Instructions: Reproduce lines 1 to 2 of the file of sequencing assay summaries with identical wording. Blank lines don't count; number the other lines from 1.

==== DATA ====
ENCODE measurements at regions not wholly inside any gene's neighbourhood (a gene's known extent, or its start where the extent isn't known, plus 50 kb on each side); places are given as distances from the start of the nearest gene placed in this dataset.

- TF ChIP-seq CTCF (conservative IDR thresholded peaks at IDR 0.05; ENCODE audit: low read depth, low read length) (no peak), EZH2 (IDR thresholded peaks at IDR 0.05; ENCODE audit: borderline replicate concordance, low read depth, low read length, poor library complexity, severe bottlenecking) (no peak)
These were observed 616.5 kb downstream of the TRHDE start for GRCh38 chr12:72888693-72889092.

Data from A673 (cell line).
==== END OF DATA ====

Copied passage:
ENCODE measurements at regions not wholly inside any gene's neighbourhood (a gene's known extent, or its start where the extent isn't known, plus 50 kb on each side); places are given as distances from the start of the nearest gene placed in this dataset.

- TF ChIP-seq CTCF (conservative IDR thresholded peaks at IDR 0.05; ENCODE audit: low read depth, low read length) (no peak), EZH2 (IDR thresholded peaks at IDR 0.05; ENCODE audit: borderline replicate concordance, low read depth, low read length, poor library complexity, severe bottlenecking) (no peak)